Hull 4, Liverpool 8. Getintothis’ Rick Leach witnessed a slightly surreal Fronteers show at The Shipping Forecast.
“If a tree falls in a forest and no one is around to hear it, does it make a sound?” is a well-worn philosophical thought experiment that questions observation and the knowledge of reality. It’s also a question that might have been applied equally as well to the Fronteers gig at The Shipping Forecast.
Despite topping a bill that contained three support acts, the Fronteers show was, to say the least, sparsely attended. It’s thankfully not very often that an audience struggles to get into double figures for a show, but it did on this Thursday evening in late January.
This was a real shame for the hotly-tipped, NME-featured, Radio 1 and Radio 6 four piece from over the Pennines. They must have dragged themselves the 150 miles or so from Hull to play Liverpool on a rain-lashed evening in anticipation of a great night and ended up bashing their tunes out to what were, at most, eleven people. Just to make sure we knew what the audience totalled the band stopped to count at the end of their first song. This was actually as good as it got because only two songs in three people had seen enough and drifted off.
Drifted off to where, well goodness only knows, but they missed out on what actually turned out to be a decent show for the eight of us that remained. If they ever do manage to break it big then at least the eight of us can say that we were at that Fronteers gig.
To their credit, and not being the sort to throw the towel in at the first hint of disappointment, they gamely stuck to their guns and treated us to a full set. It was possibly one of the oddest gigs ever; four band members on stage, giving it loads and throwing shapes as if they were headling Glastonbury while the eight of us stood around in embarrassed little clumps feeling sorry for them.
They have some well-crafted tunes with a sort of Arctic Monkeys/Oasis swagger about them, although slightly more on the tender side it must be said, but that’s not wholly a bad thing. Of particular note was Firefly, replete with Duane Eddy-ish twangy guitar notes and sub-Beach Boys harmonising and a rocking tune entitled My Imagination. It was easy to picture this latter song going down especially well in a place that was packed to the rafters, but although the eight of us whooped and cheered quite enthusiastically, sadly the impression we gave seemed to be more ironic than heartfelt.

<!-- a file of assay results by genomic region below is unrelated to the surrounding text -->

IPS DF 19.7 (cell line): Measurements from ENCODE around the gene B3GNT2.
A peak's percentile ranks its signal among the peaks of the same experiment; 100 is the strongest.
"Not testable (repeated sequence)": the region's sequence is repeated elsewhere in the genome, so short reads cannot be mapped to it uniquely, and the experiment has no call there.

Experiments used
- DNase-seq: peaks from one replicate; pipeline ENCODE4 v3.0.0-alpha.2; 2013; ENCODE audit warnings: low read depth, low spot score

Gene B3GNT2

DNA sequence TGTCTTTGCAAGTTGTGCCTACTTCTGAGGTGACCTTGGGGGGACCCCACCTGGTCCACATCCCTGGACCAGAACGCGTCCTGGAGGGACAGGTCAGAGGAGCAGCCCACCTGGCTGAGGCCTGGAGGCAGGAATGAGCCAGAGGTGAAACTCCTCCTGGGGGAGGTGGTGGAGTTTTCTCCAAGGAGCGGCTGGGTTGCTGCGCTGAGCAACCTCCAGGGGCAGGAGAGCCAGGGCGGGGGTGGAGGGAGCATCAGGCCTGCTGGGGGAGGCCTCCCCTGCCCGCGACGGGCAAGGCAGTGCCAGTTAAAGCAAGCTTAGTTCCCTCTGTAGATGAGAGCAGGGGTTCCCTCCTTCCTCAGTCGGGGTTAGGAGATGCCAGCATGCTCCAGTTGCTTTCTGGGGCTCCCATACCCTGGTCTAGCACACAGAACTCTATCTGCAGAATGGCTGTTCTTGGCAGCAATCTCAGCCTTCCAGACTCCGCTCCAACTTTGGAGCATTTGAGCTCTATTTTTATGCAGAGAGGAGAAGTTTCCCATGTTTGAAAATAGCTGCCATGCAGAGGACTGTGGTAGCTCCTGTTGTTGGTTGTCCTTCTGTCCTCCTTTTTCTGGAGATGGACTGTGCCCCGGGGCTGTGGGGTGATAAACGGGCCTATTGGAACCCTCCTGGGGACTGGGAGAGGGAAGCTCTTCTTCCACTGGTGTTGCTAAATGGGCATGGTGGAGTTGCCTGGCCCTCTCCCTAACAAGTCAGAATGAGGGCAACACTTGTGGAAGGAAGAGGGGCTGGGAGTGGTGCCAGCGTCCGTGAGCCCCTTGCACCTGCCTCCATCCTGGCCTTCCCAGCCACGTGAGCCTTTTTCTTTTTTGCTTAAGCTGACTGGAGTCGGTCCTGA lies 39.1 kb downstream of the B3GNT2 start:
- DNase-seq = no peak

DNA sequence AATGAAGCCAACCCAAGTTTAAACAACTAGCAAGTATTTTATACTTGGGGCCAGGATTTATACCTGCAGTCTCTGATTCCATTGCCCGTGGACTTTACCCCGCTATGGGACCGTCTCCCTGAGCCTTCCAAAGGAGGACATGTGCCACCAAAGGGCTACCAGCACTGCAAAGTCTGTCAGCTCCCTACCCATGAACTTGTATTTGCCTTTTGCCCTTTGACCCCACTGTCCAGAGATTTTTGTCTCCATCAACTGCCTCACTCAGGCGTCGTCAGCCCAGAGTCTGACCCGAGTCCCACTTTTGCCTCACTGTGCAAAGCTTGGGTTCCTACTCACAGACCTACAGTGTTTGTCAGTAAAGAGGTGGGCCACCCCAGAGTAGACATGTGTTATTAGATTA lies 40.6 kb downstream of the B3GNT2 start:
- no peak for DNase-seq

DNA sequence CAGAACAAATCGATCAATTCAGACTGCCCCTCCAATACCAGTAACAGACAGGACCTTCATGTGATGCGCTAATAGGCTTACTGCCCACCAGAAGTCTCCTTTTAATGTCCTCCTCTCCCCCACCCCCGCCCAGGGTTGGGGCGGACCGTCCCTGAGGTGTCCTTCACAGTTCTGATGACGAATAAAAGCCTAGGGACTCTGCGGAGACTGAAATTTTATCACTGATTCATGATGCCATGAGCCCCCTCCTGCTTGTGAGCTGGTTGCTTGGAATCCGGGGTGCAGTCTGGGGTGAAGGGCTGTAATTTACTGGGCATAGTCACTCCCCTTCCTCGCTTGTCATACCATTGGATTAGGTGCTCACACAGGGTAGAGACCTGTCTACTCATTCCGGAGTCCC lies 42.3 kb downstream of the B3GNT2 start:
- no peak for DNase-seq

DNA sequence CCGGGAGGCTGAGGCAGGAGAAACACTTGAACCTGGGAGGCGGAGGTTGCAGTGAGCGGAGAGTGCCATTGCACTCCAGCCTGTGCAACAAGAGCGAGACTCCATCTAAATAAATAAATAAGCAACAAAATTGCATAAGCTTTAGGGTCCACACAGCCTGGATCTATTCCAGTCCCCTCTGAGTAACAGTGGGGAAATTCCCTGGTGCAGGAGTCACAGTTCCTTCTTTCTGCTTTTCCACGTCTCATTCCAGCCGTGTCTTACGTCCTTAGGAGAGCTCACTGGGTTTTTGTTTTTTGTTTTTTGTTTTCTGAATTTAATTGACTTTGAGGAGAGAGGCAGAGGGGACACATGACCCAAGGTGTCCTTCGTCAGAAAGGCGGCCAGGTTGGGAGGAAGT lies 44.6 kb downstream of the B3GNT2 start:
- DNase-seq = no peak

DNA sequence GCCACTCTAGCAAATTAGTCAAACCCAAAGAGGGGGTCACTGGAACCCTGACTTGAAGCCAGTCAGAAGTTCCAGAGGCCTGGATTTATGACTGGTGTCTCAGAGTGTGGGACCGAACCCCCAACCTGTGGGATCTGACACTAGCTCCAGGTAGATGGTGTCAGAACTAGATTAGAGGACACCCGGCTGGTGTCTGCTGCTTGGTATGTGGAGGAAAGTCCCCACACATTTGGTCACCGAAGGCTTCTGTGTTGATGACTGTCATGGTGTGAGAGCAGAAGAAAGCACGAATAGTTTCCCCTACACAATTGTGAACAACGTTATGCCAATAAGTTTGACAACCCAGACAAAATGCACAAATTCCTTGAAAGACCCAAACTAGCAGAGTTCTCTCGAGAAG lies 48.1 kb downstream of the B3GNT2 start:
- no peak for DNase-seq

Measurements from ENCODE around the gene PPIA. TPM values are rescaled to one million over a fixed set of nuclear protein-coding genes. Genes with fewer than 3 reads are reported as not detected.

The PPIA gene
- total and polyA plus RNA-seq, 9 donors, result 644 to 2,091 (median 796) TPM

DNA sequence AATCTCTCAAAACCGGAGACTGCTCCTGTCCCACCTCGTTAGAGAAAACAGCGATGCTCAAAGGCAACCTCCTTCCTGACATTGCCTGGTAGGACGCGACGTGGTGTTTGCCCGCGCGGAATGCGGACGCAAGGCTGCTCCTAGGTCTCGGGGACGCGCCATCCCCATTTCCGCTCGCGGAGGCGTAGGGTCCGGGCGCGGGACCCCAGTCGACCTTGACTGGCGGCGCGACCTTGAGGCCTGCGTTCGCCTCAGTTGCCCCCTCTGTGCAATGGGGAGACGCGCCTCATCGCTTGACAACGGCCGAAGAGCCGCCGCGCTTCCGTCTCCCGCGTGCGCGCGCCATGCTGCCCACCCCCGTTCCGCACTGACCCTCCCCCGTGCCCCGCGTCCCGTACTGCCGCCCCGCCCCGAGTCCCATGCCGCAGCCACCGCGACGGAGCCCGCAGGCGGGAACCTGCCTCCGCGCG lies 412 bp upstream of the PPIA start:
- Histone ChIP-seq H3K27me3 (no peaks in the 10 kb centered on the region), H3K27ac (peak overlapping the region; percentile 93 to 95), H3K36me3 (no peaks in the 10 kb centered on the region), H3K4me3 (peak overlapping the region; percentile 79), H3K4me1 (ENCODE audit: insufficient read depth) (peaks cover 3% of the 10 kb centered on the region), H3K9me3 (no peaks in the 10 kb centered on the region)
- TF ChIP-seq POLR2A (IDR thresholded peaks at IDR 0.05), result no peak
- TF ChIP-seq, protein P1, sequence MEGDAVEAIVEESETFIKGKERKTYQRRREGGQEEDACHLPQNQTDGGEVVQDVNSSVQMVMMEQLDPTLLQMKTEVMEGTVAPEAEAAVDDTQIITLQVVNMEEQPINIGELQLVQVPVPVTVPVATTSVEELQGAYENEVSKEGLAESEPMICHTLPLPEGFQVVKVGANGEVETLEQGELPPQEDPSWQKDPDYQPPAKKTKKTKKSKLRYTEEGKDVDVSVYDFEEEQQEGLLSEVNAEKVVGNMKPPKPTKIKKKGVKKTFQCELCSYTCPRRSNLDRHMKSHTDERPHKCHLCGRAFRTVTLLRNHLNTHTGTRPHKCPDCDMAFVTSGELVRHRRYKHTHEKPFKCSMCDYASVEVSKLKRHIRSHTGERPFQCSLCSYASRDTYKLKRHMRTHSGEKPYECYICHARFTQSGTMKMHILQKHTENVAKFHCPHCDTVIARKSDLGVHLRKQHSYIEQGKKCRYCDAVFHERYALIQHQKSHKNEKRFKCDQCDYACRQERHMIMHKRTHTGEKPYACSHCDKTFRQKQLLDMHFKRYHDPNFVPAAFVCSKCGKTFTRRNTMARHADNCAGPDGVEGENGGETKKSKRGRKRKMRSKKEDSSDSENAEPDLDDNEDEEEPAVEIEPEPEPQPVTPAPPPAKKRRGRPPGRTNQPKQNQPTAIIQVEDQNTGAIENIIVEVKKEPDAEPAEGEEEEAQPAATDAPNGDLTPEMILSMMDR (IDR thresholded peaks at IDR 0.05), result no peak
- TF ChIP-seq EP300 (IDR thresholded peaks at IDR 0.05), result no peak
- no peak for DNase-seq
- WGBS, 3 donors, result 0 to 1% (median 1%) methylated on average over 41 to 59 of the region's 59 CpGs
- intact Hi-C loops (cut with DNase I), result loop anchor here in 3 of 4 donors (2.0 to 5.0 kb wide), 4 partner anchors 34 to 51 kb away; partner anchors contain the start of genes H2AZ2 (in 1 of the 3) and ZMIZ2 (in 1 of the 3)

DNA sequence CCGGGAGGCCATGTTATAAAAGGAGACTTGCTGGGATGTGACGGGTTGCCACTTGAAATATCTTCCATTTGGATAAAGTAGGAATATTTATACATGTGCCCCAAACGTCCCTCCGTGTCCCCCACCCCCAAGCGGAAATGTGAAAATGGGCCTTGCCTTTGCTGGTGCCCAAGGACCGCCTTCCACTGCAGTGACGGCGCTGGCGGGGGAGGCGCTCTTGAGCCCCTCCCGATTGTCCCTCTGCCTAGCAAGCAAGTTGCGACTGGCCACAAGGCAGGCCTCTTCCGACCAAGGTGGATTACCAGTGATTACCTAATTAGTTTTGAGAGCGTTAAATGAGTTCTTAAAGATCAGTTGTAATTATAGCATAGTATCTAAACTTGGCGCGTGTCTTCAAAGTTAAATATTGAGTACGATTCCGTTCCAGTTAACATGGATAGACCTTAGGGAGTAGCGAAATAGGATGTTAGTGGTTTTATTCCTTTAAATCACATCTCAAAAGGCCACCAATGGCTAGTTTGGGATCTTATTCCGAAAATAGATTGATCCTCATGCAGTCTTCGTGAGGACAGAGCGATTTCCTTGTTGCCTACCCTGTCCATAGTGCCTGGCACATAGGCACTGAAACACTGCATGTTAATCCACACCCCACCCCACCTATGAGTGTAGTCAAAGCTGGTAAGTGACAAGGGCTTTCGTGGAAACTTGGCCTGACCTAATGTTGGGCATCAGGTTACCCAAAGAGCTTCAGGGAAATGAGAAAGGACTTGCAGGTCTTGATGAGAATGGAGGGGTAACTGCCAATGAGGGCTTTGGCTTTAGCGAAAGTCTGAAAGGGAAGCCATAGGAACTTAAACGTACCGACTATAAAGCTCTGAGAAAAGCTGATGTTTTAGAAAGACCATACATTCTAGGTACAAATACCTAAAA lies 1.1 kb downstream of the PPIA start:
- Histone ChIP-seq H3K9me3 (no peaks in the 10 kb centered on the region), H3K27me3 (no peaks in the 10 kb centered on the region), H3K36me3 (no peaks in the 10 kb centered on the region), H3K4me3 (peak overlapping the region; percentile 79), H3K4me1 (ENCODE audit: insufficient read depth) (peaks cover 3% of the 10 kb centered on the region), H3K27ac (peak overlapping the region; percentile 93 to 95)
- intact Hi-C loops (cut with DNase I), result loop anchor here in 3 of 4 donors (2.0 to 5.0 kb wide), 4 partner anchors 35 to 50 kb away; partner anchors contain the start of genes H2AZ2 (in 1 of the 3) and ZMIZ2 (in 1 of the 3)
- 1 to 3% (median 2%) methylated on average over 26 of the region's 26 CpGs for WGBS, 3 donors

They finished their set by telling us that “we were their most favourite eight people in the world” which, at that moment, I suppose we were. Their last song, I’ll Wait Till the Morning to Make Amends, was like the rest of the set, rather good.
Overall, it was a touch dispiriting to have so few people watching them and even if things don’t work out for them in the end, there’ll always be a special place in this writer’s heart for Fronteers, if only because they behaved like true professionals that night and played to the final whistle.
Maybe the audience was so small in number because the three support acts were all homegrown bands and therefore had much more of a following.
Certainly, there were a hundred or so folk crammed in for Pyscho Comedy, Indigo Moon and The Protagonists who opened for Fronteers. The problem being ninety or so of them disappeared into the Liverpool night as soon as The Protagonists finished their set.
Kicking the night off were Pyscho Comedy who were by far the most interesting and innovative act of the evening. There is something about them that shows true promise and an edge that was not present with the other bands. Touches of 60’s Nuggets punk, Beefheartian licks and intricate lead guitar work that has echoes of very early Fall or Tom Verlaine demonstrates a very real intelligence and a band that are well worth keeping tabs on. It’ll be interesting to see and hear what they come up with next.
Indigo Moon’s sub-Led Zeppelin and gothy/psyche posturing were well liked by the audience yet most of their songs seemed either half-finished or half-started. It was difficult to tell. There was a bit of an unholy mix of styles; sometimes veering into unabashed metal stylings and then swerving off at random into something a bit Savages-lite.
Maybe they need to decide exactly what they want to do, rather than throwing the kitchen sink at their tunes and hoping that the whole thing will hang together and work out for the best in the end. That doesn’t always work. However, if you do happen to catch them, keep an eye out for the drummer. Truly excellent and a driving force to be reckoned with.
The Protagonists cheery lad-rock, vaudevillian guitar-by-numbers, 40 minute set also went down well if you like that sort of thing. In contrast to the unexpected twists and turns that Pyscho Comedy had shown us earlier however, it was all a bit too obvious.
They left the stage to a lot of applause so someone must like them. Unfortunately, most of those showing their appreciation were the ones who promptly left before the main event had started.
The night did belong in the end to Fronteers and the hardy handful of us who stuck around.
A gig to be remembered, if not for all the usual reasons. That’s entertainment.
Pictures by Getintothis’ Michael Kirkham.